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Distinguished Engineering Alumnus Gurnett to Deliver Feb. 15 Presidential Lecture
Friday, February 13, 2009
University of Iowa News Release
The excitement and knowledge gained during more than 50 years of space exploration will be the subject of the 2009 University of Iowa Presidential Lecture by Donald A. Gurnett, at 3:30 p.m. Sunday, Feb. 15, in the 4th Floor assembly hall of the Levitt Center for University Advancement, Park Road at North Riverside Drive.
Gurnett is a member of the College of Engineering's Distinguished Engineering Alumni Academy.
"From the Dawn of the Space Age to the Edge of the Solar System" is the title of the free, public lecture by Gurnett, who is James A. Van Allen - Roy J. and Lucille A. Carver Professor of Physics in the College of Liberal Arts and Sciences Department of Physics and Astronomy.
The program will include a musical prelude to be performed by Maurita Murphy Mead, professor of clarinet in the UI School of Music, accompanied on the piano by Shari Rhoads, lecturer in the School of Music.
UI President Sally Mason will introduce Gurnett. Immediately following the lecture, a reception will be held in the Wyrick Rotunda of the Levitt Center.
A world leader in the field of space plasma physics, Gurnett in 1998 was elected a member of the National Academy of Sciences (NAS), the nation's most distinguished scientific organization.
In 2004, he was elected a Fellow of the American Academy of Arts and Sciences (AAAS) for bringing science into the public and private sectors. His collection of more than 40 years of space sounds served as the inspiration for "Sun Rings," a multimedia piece composed by Terry Riley and performed by the Kronos Quartet to international acclaim.
A UI faculty member since 1965, Gurnett's early discoveries and investigations included observations of intense radio emissions from the Earth's aurora. He used data from UI-built Voyager instruments to make the first observations of plasma waves and low-frequency radio emissions in the magnetospheres of Jupiter, Saturn, Uranus and Neptune and discovered lightning in the atmospheres of Jupiter and Neptune. He currently has instruments aboard the European Space Agency's Mars Express spacecraft, which is searching for underground water at Mars, and NASA's Cassini spacecraft, which began a four-year exploration of Saturn and its moons in July 2004.
Gurnett began his science and engineering career by working on spacecraft electronics design as a student employee in the UI physics department in 1958, shortly after the launch of the first spacecraft, Explorer 1. After serving as project engineer for two UI spacecraft projects in the early 1960s and receiving his Bachelor of Science degree from the UI College of Engineering in 1962, he switched to physics in the College of Liberal Arts and Sciences where he received his master's degree in 1963 and his doctorate, under the direction of Van Allen, in 1965.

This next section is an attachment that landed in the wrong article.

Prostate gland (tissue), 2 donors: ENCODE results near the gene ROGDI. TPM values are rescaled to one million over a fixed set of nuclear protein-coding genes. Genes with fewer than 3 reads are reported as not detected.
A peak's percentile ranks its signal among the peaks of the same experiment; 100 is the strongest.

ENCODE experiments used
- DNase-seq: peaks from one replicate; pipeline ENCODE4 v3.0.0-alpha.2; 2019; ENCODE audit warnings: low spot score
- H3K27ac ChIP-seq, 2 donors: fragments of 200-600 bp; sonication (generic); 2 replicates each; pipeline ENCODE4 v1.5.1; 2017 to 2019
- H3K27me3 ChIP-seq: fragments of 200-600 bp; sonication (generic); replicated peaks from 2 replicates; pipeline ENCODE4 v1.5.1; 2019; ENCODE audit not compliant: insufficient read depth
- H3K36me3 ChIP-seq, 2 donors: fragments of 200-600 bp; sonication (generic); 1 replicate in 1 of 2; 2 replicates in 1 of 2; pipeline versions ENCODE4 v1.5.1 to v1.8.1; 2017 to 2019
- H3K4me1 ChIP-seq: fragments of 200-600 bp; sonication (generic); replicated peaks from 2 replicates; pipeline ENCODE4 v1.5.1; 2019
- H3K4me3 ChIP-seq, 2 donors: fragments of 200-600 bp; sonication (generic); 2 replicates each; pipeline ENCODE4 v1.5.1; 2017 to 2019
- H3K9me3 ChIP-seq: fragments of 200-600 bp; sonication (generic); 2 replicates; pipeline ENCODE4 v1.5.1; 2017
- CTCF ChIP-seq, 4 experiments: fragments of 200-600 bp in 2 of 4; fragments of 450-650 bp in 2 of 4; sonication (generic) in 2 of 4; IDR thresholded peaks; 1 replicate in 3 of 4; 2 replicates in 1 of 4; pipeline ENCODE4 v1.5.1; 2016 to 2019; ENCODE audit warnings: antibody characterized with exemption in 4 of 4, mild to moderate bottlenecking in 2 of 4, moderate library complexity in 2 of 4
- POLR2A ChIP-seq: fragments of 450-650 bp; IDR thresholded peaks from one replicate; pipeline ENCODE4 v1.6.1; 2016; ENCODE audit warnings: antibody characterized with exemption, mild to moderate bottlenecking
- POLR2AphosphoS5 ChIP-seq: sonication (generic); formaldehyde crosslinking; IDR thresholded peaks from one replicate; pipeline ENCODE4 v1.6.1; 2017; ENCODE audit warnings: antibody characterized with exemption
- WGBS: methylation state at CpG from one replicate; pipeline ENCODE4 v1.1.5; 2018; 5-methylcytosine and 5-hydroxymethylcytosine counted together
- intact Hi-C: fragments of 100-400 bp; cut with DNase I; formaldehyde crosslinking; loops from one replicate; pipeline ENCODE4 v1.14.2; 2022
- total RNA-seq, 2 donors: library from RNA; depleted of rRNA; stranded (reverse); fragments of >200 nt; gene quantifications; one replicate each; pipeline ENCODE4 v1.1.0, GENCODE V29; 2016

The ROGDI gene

He has participated in more than 35 major spacecraft projects, including the early Injun series of Iowa satellites, the Voyager 1 and Voyager 2 flights to the outer planets, the Galileo mission to Jupiter, and the Cassini mission to Saturn. The author or co-author of more than 400 scientific publications, he spent one year on leave as an Alexander von Humboldt Senior Scientist at the Max-Planck Institute for Extraterrestrial Physics, Garching, Germany and one year on leave as a visiting professor at the University of California, Los Angeles.
Gurnett, 68 and a native of Fairfax, Iowa, has received numerous awards for his teaching and research. These include: Iowa Governor's Science Achievement Award (1987); Regents Award for Faculty Excellence (1994); and in 2004 he received the Hannes Alfvén Medal from the European Geosciences Union (EGU) for his contributions to solar-terrestrial and planetary solar system sciences.
Gurnett has been the advisor for 52 student thesis projects.
The Presidential Lecture series provides an opportunity for distinguished faculty to present significant aspects of their work to members of the university community and to the general public. The university established this annual series to encourage intellectual communication among academic disciplines, and to provide a public forum for university scholarship, research, and creative achievement.
Individuals with disabilities are encouraged to attend all UI-sponsored events. If you are a person with a disability who requires reasonable accommodations in order to participate in this program, please contact the President's Office in advance at 319-335-0011. The lecture will be interpreted in American Sign Language.
STORY SOURCE: University of Iowa News Services, 300 Plaza Centre One, Suite 371, Iowa City, Iowa 52242-2500.
MEDIA CONTACT: Gary Galluzzo, 319-384-0009, email@example.com